This is a guest post by Kelly Jensen. Kelly is a librarian and a blogger at STACKED. She loves black licorice and debating genre. She’s writing a book for VOYA Press on contemporary YA fiction. Follow her on Twitter @catagator.
What a dirty little awesome word, feminist. And oh how the young adult world embraces it with wide open arms.
Sure, you’ve read your Katniss and you’ve read your Tris and you’ve read your Katsa. These ladies kick some ass.
But let’s dig deeper and check out those YA books that explore all the various shades of what it means to be a feminist.
When Max follows best friend Sadie to middle-of-nowhere Nebraska to spend the summer together escaping their problems on a farm, everything looks peachy until Sadie gets “sick.” Max is kicked out of their shared trailer and has to live on her own in a yurt across the farm from her bestie. But that separation makes Max realize Sadie isn’t all she’s cracked up to be — girl is needy and parasitic. Max isn’t going to play second fiddle and isn’t going to bend to Sadie’s whims anymore. She’s going to be her own person, even if it means cutting ties with the one who was her closest forever and always. A wham-pow of a coming-of-age feminist novel.
Bonus points: Greek mythos about the power of women.
There’s little more I hate than the “fat girls hates her body so she’s going to do something drastic to change it” trope that permeates YA (stop it!). In this book, Jamie is a big girl and Jamie loves being a big girl so much she writes a column for her school’s newspaper about how awesome her body is. She loves what she can do. She loves sex. Her body isn’t anyone’s business but her own and does this girl ever know how to work it. And even when her boyfriend decides he’s gotta make a huge physical change, she stands by him because HIS BODY IS HIS OWN AND HE GETS TO DO WHAT HE WANTS WITH IT.
Natalie isn’t “that kind of girl.” She’s on the collegiate track and she’s not gonna let boys get in her way. She’s not going to dress for attention. And she is going to tell everyone not just what she’s going to do, but she’s going to tell them what it is they should to do be as amazing and perfect as she is. But then . . . she meets a boy who maybe changes her mind. Know what? Being a feminist and being a damn strong teen girl has nothing to do with a set of “cans” and “can’ts.” It’s about making decisions then changing them if you’ve got to. You can be head-over-heels in love with a cute boy and a feminist all at once. After you read this, go ahead and read the rest of Vivian’s books because she’s writing spectacular feminist YA.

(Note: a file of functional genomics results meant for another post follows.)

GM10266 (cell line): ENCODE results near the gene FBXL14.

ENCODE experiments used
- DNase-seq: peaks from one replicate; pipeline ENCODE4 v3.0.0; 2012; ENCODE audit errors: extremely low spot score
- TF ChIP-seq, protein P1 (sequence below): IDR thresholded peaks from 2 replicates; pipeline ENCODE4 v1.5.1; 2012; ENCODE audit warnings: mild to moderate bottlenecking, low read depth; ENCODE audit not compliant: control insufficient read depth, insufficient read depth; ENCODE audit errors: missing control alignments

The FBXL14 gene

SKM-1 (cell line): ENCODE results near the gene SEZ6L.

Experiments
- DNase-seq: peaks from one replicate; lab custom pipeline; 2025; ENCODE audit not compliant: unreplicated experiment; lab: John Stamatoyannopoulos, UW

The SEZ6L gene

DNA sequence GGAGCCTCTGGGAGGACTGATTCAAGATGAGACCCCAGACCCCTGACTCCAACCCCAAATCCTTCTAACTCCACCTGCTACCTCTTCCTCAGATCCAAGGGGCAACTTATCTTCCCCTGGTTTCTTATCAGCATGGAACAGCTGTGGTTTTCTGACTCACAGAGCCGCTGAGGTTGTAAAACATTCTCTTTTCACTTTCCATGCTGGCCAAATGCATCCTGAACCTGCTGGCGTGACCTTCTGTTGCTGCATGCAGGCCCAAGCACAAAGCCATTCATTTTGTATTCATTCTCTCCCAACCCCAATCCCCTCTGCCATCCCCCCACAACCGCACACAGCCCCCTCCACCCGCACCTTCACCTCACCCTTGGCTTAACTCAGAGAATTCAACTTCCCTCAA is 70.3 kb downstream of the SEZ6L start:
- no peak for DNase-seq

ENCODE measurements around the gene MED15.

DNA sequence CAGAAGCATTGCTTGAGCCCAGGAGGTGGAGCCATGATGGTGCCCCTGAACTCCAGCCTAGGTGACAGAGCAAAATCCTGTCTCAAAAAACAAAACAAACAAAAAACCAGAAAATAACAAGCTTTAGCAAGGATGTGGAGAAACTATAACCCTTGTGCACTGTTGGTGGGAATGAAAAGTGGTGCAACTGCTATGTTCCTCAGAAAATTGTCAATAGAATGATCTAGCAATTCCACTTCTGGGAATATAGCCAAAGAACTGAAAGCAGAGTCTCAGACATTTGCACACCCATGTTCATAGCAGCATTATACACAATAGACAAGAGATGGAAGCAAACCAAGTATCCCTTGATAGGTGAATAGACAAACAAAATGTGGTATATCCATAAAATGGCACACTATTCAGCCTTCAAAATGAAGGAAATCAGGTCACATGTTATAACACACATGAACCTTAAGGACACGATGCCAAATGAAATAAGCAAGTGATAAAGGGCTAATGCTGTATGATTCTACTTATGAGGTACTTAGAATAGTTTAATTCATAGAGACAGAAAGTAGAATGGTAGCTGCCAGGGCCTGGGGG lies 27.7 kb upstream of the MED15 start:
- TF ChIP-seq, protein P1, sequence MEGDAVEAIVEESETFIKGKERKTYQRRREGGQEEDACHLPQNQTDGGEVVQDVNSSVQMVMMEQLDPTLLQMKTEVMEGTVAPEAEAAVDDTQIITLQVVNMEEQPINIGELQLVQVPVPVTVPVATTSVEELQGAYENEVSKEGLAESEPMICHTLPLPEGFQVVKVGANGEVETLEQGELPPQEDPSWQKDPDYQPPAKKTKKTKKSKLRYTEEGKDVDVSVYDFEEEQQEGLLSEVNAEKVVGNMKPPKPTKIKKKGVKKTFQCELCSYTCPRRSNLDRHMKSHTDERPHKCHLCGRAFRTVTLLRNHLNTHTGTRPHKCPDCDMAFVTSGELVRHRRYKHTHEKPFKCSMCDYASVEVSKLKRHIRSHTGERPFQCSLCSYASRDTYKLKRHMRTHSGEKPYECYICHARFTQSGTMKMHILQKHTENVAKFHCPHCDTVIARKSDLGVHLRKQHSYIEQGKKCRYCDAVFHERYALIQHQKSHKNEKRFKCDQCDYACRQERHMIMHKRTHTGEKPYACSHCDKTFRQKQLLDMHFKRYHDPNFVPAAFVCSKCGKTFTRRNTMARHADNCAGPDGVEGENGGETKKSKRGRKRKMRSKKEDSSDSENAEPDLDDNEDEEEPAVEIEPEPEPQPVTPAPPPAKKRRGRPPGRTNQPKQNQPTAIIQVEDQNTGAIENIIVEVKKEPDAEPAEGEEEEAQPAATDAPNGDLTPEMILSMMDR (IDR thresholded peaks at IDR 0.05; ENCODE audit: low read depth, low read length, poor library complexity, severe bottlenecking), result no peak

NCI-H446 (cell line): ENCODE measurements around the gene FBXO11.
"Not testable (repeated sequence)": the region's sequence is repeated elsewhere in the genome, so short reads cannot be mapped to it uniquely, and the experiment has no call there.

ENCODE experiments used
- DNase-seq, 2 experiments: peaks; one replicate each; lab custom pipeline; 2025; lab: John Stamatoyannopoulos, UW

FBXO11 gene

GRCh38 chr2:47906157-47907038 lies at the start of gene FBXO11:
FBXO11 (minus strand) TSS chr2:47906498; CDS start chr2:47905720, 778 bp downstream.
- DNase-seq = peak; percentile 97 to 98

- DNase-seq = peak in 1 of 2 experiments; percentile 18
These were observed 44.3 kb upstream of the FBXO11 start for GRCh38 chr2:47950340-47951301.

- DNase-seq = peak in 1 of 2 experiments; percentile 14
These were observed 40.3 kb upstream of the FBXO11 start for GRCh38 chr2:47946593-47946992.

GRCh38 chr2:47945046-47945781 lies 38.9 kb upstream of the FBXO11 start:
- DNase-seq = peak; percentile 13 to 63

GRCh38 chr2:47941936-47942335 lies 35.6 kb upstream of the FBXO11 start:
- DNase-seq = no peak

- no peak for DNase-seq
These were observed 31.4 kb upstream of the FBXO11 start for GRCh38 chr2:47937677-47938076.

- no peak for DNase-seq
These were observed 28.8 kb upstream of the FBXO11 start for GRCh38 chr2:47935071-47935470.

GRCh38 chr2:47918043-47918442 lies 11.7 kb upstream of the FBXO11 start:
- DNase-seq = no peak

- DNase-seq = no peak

What happens when you live in a world where your parents sell your body when you’re a teen to the highest bidder so you can make babies for a world of sterile adults? You get a savvy satirical look at not just the dystopian trends flooding YA over the last few years, but you get an amazing critique of modern society’s obsession with youthful femininity, of reproductive rights, of wealth, of fame and celebrity, and about choice. These might be the best dystopian novels out there and maybe the most horrifyingly real to today’s world.
Don’t worry — guys can be feminists, too.
Bennett Madison’s September Girls is about a teen boy spending his summer with dad and older brother on the beach in a world inhabited by the Girls. These sirens throw themselves at boys, and boys, in turn, indulge without shame. This novel uses the message of what it means to be misogynistic to in turn tell a story about a teen boy who wants to learn to love and care for the individual and very human girls in his life. Plus points for a mother’s midlife crisis and a son’s understanding it.
You can also throw Chris from Laura Buzo’s Love and Other Perishable Items into the dude feminist realm too. He and Amelia have some of the most passionate talks about what feminism is and what it means to let ladies make choices for and by themselves.
This is only the start. What are some other YA novels you’d call feminist? Code Name Verity? Lay ‘em on me.
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